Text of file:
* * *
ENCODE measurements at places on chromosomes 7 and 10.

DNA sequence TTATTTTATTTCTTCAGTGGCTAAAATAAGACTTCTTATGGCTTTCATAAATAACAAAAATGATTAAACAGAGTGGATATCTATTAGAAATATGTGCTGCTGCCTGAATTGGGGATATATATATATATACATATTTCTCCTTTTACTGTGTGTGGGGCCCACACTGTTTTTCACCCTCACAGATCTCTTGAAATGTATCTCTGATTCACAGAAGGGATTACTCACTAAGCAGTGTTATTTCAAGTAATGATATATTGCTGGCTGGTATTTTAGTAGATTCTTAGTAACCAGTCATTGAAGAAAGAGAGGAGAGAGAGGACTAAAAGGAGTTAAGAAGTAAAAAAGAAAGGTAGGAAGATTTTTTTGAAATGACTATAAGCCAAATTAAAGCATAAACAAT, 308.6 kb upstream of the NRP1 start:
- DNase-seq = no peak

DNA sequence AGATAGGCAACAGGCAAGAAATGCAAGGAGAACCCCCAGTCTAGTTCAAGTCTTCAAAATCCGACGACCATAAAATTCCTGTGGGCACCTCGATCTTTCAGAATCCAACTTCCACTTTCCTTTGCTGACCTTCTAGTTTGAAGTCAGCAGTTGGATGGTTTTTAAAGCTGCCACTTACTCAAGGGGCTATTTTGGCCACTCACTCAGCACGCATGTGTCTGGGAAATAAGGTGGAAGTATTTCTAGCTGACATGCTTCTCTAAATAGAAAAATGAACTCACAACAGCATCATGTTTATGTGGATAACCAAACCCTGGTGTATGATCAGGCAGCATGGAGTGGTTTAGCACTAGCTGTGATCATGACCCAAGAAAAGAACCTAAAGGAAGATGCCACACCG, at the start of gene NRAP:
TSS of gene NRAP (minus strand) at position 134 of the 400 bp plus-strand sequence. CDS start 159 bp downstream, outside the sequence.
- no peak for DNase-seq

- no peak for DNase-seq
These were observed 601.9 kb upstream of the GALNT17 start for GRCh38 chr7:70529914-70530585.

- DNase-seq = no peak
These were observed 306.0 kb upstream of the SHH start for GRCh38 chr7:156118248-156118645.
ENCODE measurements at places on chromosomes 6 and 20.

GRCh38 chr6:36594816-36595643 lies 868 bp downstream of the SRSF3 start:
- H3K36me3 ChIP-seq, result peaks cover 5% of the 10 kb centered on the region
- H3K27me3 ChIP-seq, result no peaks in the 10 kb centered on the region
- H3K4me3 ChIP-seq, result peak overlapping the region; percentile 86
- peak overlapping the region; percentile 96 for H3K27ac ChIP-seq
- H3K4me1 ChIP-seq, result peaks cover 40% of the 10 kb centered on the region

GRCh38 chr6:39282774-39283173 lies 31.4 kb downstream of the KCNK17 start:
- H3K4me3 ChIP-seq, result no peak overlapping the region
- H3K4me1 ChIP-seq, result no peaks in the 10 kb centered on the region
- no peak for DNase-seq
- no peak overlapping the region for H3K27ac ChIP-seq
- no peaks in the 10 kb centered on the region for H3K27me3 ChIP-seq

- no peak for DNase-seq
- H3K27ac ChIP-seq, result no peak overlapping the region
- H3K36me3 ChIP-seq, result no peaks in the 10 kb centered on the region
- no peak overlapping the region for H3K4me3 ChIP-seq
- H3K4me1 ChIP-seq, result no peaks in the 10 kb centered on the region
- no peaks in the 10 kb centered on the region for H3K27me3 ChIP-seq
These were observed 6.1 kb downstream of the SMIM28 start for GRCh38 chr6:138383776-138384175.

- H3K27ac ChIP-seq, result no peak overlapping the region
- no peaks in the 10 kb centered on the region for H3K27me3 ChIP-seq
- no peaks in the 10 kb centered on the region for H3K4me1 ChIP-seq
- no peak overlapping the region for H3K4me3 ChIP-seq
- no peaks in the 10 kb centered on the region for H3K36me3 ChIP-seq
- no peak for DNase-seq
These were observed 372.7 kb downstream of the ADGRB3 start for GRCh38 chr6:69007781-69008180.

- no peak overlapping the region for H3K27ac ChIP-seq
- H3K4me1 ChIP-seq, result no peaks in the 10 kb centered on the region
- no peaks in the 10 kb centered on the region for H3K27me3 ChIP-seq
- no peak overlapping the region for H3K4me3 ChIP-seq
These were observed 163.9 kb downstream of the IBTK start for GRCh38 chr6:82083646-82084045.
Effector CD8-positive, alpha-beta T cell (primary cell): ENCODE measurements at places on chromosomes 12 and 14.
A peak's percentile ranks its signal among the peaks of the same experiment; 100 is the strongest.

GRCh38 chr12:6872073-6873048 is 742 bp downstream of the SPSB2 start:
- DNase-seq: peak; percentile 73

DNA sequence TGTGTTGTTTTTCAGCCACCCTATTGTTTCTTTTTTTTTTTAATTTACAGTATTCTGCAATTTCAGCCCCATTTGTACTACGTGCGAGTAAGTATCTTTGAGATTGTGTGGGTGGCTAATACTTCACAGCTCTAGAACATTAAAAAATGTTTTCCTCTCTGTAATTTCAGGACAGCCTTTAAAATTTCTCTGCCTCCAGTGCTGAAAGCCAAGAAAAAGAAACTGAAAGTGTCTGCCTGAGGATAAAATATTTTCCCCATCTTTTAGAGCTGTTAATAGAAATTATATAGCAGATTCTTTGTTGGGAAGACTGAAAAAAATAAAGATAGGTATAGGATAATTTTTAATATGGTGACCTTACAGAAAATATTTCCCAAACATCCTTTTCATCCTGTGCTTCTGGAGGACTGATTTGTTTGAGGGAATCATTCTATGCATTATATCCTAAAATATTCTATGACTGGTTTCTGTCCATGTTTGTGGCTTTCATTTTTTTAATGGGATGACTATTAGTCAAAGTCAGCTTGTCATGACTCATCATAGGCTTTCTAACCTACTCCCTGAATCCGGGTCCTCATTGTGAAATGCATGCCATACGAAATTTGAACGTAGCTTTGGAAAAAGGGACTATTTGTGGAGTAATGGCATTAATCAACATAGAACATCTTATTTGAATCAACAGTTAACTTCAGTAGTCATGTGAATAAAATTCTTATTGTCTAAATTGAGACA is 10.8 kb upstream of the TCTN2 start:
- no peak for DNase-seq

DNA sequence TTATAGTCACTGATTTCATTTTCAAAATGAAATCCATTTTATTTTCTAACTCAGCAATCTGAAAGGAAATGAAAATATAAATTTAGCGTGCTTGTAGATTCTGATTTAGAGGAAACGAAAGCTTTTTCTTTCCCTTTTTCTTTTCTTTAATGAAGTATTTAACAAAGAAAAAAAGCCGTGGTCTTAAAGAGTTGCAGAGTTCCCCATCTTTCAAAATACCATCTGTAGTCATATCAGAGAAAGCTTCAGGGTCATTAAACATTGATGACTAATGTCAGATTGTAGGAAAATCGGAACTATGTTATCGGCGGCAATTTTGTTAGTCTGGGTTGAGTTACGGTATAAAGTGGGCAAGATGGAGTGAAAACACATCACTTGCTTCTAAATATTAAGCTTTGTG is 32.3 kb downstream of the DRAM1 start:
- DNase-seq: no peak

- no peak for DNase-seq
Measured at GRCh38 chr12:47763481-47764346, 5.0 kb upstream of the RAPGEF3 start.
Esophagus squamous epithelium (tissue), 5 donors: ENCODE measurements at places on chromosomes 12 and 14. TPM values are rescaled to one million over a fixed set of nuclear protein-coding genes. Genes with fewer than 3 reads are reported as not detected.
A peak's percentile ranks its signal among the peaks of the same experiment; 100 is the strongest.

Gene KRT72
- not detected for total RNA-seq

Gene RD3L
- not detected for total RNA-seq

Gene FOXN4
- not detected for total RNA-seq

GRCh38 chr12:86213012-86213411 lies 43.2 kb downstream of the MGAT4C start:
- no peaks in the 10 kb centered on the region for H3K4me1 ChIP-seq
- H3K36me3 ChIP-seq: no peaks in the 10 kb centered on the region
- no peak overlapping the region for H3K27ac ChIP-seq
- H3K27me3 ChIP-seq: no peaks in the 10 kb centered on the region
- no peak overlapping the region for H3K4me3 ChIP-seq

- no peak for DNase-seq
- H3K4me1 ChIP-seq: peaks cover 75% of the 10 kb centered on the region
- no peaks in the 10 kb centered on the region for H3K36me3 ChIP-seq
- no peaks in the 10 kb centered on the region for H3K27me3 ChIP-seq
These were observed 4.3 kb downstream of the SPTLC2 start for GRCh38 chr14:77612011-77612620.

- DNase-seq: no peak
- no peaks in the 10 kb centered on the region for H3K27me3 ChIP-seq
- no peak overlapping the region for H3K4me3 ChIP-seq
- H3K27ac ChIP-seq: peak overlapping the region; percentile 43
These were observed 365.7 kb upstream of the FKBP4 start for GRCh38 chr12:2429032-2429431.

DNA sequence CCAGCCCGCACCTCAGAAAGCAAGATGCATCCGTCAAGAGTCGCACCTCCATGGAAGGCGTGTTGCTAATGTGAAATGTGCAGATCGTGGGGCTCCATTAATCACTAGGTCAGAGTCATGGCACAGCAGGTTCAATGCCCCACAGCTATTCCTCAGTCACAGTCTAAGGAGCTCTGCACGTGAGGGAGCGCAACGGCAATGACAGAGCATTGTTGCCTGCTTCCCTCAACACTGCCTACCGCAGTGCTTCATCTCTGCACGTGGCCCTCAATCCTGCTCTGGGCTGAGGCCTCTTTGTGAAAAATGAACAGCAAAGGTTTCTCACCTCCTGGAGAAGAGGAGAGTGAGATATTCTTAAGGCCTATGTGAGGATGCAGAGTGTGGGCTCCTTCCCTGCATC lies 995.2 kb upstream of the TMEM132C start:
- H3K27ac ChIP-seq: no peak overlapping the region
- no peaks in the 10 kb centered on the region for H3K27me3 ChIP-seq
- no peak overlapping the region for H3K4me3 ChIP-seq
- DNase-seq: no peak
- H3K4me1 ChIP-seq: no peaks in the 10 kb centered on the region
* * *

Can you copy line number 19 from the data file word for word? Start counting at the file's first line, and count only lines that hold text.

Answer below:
- H3K4me3 ChIP-seq, result no peak overlapping the region